As Mike Spicer laid 8-month-old Ryder Lockwood on the passenger seat of his truck to start CPR, he said a prayer to God.
Minutes before, Ryder had been in the back seat of an overturned vehicle that struck a tree off the side of Highway 198 in Visalia. Spicer, a retired California Highway Patrol officer and head of security for Adventist Health in the central San Joaquin Valley, spotted the wreck Saturday morning, pulled over, and was handed a dead baby.
The 61-year-old Hanford man had seen many dead bodies over 27 years in the CHP. He was sure the infant was gone. He laid Ryder in his truck and started light compressions on the baby’s chest.
Spicer was listening to a sermon about men who are filled with the “Holy Spirit” when he came upon the crash. The sermon continued as he worked to save Ryder’s life.
Within a minute, Ryder started to moan and open his eyes. Then Ryder cried – music to Spicer’s ears. Before Ryder was taken to the hospital, he was smiling and laughing.
Doctors told the family Ryder is healthy and had no complications from the accident. The others involved in the crash – Ryder’s mother, Brittany Lockwood, and two young siblings – only received some scratches and bruises.
“That was unbelievable and a miracle,” Spicer says.
Even more miraculous: Ryder died once before Spicer arrived on the scene.
Tony Calvillo of Visalia got to the crash first. He saw the car veer off the right side of the highway and called 911.
He came upon a chaotic scene: a young Visalia family desperately in need of aid.
Lockwood’s family says she helped one of her children, 5-year-old Preston, crawl out of the car, and was working to free daughter Aubreanna, 2, from a car seat.
Calvillo says he shattered one of the windows with a knife he had just purchased that morning to pull Ryder from the car.
Thirty seconds later, Ryder stopped crying and turned cold and stiff.
Calvillo knew what to do. The 42-year-old volunteers as a pilot for the Tulare County Sheriff’s Office Search and Rescue Team. There was no doubt in his mind that Ryder was dead.
With the baby’s back against Calvillo’s left forearm, the Visalia man lowered Ryder to the ground. Calvillo used his right hand to start light compressions on the baby’s chest in an effort to revive him.
Calvillo has a daughter about the same age as Ryder. She was all Calvillo saw as he looked at the motionless baby boy before him.
After about 30 seconds of compressions, Ryder came back to life. Holding the infant, Calvillo walked toward Spicer, who had just arrived – and the baby died again.
While Spicer took over, Calvillo went back to the wreck, concerned the car could catch fire with people still inside. A man in his 20s, whose identity is not known, had also arrived. Together, Calvillo and that man helped pull Lockwood out and grabbed 2-year-old Aubreanna, who was lying inside.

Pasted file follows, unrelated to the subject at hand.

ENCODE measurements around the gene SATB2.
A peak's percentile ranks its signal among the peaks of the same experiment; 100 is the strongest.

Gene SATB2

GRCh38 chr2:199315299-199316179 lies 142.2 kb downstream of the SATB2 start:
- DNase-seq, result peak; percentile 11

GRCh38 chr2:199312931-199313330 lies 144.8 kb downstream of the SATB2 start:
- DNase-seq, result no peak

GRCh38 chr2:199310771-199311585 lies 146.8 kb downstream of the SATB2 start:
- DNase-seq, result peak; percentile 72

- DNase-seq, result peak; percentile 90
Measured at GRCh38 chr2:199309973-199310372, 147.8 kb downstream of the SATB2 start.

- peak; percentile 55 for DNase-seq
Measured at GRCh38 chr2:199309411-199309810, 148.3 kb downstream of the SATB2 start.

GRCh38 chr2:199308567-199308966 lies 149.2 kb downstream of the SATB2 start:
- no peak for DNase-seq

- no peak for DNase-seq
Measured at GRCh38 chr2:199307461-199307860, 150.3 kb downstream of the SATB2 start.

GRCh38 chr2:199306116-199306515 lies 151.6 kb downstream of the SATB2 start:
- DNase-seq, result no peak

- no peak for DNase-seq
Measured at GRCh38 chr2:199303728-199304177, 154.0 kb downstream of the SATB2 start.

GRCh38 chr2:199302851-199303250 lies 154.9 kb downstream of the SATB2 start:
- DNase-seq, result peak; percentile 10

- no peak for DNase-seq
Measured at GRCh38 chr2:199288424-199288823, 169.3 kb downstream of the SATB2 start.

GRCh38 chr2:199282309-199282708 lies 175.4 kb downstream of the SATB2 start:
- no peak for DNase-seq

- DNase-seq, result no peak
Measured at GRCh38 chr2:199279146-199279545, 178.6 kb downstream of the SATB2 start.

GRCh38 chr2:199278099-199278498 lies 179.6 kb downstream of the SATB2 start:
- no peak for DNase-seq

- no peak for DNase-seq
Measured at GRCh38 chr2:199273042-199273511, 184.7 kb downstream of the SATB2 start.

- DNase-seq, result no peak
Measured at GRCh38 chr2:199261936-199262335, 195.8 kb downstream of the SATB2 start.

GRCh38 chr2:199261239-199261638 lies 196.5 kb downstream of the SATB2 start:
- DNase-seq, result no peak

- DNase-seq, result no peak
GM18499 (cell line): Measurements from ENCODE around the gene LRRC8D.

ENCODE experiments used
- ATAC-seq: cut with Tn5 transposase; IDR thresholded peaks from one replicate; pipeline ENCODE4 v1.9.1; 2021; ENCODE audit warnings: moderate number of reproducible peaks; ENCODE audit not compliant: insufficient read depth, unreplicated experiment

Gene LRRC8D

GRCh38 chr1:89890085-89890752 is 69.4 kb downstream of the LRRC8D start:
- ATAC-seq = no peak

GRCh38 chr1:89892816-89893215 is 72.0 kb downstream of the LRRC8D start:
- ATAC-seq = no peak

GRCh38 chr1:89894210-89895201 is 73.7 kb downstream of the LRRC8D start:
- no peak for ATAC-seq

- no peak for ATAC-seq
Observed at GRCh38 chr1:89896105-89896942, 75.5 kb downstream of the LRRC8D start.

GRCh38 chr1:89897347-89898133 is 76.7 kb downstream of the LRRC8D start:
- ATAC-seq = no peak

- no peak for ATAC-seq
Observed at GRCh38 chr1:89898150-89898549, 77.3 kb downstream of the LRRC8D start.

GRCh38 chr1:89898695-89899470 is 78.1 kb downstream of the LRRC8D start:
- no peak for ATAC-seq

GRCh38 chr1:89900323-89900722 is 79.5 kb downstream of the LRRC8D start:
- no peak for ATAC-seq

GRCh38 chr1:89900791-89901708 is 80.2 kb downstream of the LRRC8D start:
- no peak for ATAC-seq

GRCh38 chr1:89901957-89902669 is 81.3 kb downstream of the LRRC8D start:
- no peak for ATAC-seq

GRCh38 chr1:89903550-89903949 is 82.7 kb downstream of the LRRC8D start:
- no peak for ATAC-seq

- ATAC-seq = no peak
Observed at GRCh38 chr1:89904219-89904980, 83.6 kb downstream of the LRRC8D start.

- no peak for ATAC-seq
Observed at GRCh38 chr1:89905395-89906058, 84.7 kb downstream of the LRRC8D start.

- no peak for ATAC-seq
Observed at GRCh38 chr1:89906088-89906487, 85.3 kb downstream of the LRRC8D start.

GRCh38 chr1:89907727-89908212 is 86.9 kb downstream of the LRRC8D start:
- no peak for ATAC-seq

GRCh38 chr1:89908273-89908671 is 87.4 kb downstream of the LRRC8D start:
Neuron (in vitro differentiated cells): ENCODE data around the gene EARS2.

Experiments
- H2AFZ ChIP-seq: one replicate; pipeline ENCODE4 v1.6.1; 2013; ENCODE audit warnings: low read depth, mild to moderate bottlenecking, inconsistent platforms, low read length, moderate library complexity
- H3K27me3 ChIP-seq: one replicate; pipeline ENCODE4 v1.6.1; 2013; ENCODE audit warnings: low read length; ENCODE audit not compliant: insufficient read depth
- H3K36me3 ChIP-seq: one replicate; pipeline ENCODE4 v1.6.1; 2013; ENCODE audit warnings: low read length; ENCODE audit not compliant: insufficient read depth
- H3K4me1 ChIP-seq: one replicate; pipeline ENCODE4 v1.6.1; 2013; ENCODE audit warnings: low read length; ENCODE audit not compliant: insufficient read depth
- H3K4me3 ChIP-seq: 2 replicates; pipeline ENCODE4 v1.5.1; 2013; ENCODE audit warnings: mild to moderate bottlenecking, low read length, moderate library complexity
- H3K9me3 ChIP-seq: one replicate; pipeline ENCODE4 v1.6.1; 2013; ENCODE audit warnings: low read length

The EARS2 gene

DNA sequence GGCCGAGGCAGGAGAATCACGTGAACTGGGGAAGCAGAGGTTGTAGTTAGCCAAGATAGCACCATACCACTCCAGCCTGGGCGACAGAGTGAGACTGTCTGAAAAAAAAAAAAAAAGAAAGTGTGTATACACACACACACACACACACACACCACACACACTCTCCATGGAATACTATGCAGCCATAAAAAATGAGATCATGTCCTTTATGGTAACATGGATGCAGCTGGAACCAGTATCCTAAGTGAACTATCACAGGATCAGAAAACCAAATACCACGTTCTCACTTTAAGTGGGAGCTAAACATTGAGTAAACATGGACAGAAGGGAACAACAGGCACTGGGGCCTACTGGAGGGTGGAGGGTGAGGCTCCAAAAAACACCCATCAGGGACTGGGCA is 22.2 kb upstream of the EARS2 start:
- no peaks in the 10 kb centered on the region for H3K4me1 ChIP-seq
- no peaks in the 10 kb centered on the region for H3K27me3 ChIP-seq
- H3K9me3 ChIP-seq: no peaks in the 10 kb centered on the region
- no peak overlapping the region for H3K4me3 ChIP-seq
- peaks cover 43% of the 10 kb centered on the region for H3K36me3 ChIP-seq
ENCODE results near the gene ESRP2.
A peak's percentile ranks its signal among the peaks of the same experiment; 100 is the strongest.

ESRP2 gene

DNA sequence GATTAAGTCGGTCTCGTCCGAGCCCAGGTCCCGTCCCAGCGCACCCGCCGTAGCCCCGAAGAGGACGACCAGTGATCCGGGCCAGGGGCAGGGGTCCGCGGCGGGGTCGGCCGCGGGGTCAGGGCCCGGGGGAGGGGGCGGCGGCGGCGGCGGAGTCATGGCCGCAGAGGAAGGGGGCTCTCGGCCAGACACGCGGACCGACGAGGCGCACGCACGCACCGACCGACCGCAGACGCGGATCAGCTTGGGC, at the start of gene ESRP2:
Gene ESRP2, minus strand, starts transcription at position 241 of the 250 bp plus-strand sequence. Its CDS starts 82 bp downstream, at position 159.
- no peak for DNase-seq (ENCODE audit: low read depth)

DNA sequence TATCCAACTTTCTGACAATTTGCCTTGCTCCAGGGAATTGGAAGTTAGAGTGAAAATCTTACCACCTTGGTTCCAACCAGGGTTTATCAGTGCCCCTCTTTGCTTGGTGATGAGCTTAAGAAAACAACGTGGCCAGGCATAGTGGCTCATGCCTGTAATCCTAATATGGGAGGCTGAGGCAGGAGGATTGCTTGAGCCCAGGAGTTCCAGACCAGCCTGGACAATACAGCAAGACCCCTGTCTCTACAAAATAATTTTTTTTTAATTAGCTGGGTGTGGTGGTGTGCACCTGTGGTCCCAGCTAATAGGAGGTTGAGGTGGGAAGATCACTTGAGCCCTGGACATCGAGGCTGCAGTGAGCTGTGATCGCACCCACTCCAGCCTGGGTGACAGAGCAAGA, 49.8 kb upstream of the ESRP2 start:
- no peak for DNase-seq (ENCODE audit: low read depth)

Rescuers and family walked back up to the highway, hand-in-hand, to find Spicer still performing CPR. Lockwood asked the men over and over if her baby boy was dead.
Calvillo and Spicer looked at each other. They didn’t know what to say.
Then, they heard Ryder cry.
His screams worried his mother, but the men knew the baby’s wail was a very good sign. They looked at each other again, this time with relief.
“We were just in tears,” Calvillo says. “We just couldn’t believe what we were seeing.”
Calvillo – who works as a global sourcing manager for a produce company in Reedley and as a real estate agent in Visalia – is also an ordained reverend.
“Obviously, I have a lot of faith,” he says, “but it’s one thing to read about Christ and another thing to actually be part of – again, no doubt – a miracle.”
Events leading up to the accident also amazed Calvillo.
He and his 8-year-old son, Jared, were headed to a fishing derby in Visalia (they found out later that the derby isn’t until January). They were running late after stopping by a sporting goods store to buy fishing gear and a knife.
“The funny part is I don’t really carry or use a knife, but for some reason I just felt like I needed to have a knife, and that was what I used to break the window.”
Calvillo rarely ever runs late. He believes God put him – and everyone else who responded to the crash – there at the “right time, at the right place.”
Ryder’s grandmother, Jody Perryman of Tulare, shared her thanks for what the men did.
“It’s hard to put into words how thankful we all are that so many strangers stopped to help,” Perryman says, also speaking on behalf of her son and daughter-in-law, who were still too overwhelmed by the car accident to be interviewed. “We will be forever grateful to Mike and Tony for saving Ryder’s life and helping the rest of my family.”
The experience has made those involved even more thankful for family – and life.
“With Thanksgiving coming, it’s just a good opportunity for everyone to reflect on where we are all at and appreciate what we all have,” Calvillo says. “From one minute to another, you can be gone, so be thankful every day to God for the gift of life.”